Poet and Agrarian Dreamer
Madeline Augusta Turner prefers to be covered in glitter. Her writing, research and work are centered around soil, love in the face of apocalypse, and place-based healing. She serves as a prose editor for Hecate and her work appears in or is forthcoming from Broken Sleep Books, DEAR Poetry Journal, Rejection Letters and elsewhere. Though she is currently living in Northampton, Massachusetts, Madeline’s heart is always somewhere at the intersection of industrial decay and endless cornfields. Madeline's work and advocacy seek to situate the political economy of agriculture within its cultural context and are informed by her lived experience as a food-service worker and farmer. As a researcher and creative writer, she seeks to uplift rural voices with particular attention to issues of climate change-driven land degradation, rural development, and food insecurity. Madeline has extensively taught on issues of food justice and farming and organized food access projects in pursuit of vibrant local and alternative economies. She is the co-author of The Land of Milk and Money: Lessons Learned and Business Earned from Women in Dairy and is currently working on a writing project focused on the relationships between cultural trauma and landscape transformation.
My life is built around words. The ways we tell the stories of the places and spaces we inhabit -- both physical and conceptual -- tells us equally as much about who we are. I am a writer because telling the stories of the environments I love helps me understand the world, other people, and myself. I am a poet because poetry provides me with pathways by which I can contribute to the generation of new worlds. To this end, I see storytelling as a profound practice of resilience with the potential to change methods and mentalities. I tell stories to uplift the voices and narratives woven into both human and natural environments that are modeling strength in the face of apocalypse. My work and research interests blossomed as a direct result of my childhood on a small farm nestled in the American Rust Belt's dairy industry. Growing up living and working on farms in one of the most degraded environments of the world, my theoretical and ecological perspectives are informed by lived experience. This duality has allowed me to act as a bridge between my friends in the fields and factories of the rural towns that raised me and those in the academic and eclectic worlds I navigate now.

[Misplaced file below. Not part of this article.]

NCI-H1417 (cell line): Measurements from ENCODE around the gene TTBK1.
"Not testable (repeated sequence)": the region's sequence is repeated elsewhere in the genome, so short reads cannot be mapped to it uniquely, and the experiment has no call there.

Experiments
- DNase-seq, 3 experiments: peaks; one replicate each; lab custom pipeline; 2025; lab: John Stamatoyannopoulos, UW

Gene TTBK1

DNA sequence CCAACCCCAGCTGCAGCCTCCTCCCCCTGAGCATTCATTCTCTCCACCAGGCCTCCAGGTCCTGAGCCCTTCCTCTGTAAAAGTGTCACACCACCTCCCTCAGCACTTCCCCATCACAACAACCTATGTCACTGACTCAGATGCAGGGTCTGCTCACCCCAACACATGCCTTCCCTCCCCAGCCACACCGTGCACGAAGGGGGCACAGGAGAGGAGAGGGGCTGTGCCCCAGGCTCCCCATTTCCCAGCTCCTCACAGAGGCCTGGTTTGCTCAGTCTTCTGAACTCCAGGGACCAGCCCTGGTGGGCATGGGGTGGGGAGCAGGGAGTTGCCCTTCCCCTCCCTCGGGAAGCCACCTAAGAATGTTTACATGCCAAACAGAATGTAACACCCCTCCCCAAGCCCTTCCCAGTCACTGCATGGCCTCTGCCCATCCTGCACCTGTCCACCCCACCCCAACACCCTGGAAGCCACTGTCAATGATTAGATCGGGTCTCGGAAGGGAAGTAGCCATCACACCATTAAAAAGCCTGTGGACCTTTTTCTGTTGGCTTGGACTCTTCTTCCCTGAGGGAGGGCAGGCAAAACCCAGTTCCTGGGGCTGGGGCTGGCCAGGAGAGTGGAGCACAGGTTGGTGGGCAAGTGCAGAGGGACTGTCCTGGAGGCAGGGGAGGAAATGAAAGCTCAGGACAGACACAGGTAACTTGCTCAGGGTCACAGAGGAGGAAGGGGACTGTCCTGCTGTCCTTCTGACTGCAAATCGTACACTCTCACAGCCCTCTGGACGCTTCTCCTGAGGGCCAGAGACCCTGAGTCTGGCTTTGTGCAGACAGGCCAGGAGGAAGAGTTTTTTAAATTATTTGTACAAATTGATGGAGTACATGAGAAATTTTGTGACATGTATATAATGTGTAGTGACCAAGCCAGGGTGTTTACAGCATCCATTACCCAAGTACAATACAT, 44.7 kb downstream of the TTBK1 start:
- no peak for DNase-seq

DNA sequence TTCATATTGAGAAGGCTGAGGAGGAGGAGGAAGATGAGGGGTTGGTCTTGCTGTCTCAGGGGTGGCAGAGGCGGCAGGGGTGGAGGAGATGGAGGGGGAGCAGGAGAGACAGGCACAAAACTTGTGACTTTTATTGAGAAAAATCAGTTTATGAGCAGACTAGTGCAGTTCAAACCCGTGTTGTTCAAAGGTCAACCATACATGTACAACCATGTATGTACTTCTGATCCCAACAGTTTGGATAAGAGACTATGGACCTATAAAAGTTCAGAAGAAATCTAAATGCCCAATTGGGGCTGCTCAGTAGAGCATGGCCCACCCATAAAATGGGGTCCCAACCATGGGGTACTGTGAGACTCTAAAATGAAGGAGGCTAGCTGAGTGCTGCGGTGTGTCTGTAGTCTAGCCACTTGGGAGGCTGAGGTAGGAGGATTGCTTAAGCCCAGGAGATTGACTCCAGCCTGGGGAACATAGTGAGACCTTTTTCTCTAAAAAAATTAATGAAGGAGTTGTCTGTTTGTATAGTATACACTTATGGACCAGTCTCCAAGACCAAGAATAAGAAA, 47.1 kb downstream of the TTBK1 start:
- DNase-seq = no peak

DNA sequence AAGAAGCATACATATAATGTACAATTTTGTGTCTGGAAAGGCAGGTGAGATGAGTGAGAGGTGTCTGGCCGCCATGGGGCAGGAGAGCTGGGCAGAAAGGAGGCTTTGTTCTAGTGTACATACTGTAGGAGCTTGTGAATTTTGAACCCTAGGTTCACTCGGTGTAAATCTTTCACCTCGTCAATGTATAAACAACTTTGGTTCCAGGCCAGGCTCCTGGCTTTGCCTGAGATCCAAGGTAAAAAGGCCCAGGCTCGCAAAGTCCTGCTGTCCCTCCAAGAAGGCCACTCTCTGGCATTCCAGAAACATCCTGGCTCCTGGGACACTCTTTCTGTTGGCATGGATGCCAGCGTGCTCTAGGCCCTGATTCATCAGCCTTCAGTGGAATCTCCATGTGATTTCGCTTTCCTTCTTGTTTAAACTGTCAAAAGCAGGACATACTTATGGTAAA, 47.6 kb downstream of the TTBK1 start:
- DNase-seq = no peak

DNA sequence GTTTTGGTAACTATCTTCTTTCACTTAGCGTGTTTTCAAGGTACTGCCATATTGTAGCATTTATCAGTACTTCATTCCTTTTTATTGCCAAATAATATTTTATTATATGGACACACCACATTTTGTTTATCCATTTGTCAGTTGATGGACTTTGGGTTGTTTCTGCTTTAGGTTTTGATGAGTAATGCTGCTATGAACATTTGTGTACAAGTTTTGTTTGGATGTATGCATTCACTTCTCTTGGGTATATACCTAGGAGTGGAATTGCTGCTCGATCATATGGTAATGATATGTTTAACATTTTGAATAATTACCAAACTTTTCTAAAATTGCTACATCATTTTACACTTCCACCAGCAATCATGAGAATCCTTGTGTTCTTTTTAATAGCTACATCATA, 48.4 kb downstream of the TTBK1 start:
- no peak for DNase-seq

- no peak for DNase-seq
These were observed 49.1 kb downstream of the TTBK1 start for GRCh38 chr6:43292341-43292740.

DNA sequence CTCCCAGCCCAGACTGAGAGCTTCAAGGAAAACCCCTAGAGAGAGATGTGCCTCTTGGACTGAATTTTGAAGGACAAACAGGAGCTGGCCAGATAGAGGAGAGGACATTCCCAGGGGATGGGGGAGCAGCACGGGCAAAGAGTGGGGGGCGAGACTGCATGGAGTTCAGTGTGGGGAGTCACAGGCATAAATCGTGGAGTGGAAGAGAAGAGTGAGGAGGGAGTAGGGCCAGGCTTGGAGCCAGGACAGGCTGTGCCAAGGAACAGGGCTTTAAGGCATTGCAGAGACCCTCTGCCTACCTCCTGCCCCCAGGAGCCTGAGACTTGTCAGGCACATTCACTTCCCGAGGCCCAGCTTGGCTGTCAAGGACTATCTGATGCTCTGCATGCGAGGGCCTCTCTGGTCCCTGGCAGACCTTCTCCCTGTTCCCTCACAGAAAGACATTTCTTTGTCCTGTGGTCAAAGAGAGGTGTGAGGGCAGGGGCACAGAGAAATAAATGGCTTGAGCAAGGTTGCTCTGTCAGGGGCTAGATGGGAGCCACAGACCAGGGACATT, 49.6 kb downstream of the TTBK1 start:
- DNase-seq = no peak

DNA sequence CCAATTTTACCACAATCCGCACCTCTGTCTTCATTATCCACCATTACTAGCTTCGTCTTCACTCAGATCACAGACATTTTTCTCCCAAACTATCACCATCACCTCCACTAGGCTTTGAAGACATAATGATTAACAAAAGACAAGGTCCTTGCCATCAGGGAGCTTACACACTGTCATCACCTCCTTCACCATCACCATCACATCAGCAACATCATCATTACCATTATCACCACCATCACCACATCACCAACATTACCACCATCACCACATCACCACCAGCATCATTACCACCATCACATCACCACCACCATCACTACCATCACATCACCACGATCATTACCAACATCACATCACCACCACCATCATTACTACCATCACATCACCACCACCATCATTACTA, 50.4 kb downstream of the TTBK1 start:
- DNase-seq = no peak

The production of new, just forms of knowledge is imperative as we face a rapidly transforming world. My positionality as a queer, low-income woman deeply in touch with the land grants me a unique lens through which to undertake this work.
In the summer of 2021, I was awarded a Brooklyn Poets Fellowship to study with poet Rosebud Ben-Oni. Over the course of my undergraduate career, I was awarded the Smith College Elizabeth Babcock Poetry Prize for the best poem by an undergraduate, the Gertrude Posner Spencer Prize for excellence in creative nonfiction, and the Samuel Bowles Prize for a distinguished paper in anthropology. I could not do anything I do without my friends and family.
I currently live and work on Nonotuck land currently referred to as Northampton, MA. I place an acknowledgment here as a promise and public commitment to act.